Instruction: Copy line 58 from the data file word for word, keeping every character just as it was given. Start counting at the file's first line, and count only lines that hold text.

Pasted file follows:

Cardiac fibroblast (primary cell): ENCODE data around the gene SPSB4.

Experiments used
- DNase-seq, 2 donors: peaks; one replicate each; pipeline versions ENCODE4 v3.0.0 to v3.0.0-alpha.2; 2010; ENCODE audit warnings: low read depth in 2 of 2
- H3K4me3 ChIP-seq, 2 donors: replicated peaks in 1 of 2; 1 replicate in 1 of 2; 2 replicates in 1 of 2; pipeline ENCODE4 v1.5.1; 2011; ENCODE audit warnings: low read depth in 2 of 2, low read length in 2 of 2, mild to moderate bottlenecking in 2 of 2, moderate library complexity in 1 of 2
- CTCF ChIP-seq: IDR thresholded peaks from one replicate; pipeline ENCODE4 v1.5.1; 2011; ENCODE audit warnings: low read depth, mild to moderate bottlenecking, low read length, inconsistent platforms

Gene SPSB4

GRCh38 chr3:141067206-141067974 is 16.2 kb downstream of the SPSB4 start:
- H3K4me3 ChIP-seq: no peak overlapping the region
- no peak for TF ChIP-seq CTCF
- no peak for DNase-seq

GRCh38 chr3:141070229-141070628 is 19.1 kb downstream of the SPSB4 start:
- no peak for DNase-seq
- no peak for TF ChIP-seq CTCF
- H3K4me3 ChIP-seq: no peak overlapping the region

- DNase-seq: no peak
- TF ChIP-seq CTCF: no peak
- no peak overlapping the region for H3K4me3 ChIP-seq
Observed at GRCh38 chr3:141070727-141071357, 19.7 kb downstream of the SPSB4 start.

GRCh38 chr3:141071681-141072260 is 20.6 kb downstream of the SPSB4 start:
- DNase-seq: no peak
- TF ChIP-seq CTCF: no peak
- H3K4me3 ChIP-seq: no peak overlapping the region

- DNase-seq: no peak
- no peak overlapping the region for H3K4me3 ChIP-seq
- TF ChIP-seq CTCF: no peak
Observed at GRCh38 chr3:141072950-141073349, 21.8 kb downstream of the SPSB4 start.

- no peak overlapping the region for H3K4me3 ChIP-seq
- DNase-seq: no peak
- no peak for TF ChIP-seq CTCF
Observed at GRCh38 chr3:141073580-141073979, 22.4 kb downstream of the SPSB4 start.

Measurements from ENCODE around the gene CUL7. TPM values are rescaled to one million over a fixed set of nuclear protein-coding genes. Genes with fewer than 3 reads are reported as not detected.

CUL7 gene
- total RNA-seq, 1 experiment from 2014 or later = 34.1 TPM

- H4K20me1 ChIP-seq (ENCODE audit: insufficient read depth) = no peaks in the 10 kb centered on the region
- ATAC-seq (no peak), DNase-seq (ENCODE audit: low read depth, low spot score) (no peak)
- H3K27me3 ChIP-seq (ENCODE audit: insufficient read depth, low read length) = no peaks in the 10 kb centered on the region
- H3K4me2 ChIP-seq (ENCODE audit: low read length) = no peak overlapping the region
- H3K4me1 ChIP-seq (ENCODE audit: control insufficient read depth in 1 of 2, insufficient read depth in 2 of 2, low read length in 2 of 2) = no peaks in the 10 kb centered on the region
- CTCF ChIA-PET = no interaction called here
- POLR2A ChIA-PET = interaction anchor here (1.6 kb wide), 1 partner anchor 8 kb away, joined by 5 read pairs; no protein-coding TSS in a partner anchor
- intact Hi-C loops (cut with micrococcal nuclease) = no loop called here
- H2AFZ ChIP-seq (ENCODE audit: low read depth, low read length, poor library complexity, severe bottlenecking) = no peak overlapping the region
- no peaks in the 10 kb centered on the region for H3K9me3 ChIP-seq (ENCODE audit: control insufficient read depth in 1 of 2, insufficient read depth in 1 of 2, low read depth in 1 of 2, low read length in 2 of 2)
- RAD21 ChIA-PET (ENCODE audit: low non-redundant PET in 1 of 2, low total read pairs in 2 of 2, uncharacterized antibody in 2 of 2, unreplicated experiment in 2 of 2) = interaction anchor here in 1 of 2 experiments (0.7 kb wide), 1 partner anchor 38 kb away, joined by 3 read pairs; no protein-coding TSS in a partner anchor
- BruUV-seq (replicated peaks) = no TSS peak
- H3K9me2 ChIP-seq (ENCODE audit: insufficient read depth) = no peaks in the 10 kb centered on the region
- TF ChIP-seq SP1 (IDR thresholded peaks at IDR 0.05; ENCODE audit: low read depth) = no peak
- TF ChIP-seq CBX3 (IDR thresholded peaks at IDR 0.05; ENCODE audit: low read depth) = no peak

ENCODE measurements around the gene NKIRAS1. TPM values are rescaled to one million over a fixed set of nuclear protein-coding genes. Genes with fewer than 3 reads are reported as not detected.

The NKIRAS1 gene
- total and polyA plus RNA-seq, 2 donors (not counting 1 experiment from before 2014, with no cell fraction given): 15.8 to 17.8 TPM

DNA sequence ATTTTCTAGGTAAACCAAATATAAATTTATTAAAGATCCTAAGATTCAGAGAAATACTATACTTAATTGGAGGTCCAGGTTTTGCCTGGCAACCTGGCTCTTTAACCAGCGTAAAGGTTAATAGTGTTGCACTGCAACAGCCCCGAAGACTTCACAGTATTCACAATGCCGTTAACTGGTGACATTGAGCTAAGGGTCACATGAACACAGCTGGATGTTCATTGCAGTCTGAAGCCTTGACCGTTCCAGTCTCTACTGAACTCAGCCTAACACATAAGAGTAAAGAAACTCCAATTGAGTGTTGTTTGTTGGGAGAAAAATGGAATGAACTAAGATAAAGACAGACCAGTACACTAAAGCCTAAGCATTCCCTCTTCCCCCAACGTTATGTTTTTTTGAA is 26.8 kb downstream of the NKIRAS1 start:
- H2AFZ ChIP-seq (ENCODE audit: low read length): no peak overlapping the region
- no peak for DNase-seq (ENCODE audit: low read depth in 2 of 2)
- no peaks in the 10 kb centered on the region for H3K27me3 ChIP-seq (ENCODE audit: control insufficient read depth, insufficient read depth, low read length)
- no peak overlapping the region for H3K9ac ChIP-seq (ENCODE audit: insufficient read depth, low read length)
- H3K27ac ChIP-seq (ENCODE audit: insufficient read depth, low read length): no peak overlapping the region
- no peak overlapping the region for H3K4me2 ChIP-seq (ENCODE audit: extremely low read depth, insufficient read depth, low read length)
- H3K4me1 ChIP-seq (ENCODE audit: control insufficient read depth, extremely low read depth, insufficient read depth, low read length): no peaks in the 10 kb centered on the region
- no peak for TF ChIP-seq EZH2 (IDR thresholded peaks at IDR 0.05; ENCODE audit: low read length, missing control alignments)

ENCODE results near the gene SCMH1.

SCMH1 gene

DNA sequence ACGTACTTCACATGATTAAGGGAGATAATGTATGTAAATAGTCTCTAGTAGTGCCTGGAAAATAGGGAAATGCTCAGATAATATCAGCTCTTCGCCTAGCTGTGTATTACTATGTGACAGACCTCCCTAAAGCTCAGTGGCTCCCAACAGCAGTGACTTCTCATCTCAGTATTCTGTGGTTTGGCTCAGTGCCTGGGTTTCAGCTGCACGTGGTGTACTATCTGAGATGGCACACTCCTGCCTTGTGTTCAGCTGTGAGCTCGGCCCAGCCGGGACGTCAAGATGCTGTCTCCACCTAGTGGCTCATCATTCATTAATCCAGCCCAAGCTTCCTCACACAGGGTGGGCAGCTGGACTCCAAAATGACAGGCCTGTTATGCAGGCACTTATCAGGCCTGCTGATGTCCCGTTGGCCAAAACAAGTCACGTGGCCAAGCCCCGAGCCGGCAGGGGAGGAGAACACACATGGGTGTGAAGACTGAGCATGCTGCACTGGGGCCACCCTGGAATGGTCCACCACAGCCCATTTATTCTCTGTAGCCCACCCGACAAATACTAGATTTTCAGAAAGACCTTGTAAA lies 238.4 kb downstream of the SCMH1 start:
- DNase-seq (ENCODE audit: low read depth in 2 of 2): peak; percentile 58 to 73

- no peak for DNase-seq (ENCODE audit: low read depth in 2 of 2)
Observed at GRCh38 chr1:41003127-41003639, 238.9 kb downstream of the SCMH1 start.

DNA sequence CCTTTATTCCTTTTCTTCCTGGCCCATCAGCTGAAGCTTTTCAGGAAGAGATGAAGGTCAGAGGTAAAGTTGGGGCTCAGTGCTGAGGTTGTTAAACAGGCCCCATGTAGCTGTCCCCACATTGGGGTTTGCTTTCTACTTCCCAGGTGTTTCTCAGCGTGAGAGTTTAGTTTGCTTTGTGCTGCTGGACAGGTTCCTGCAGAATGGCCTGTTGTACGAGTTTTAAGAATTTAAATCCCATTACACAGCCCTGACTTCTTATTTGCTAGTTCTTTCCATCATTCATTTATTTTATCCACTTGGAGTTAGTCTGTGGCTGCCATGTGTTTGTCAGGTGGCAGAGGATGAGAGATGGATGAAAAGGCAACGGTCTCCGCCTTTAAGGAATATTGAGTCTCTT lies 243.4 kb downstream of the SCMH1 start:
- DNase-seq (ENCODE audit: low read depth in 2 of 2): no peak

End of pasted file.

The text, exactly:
- no peak overlapping the region for H3K4me2 ChIP-seq (ENCODE audit: extremely low read depth, insufficient read depth, low read length)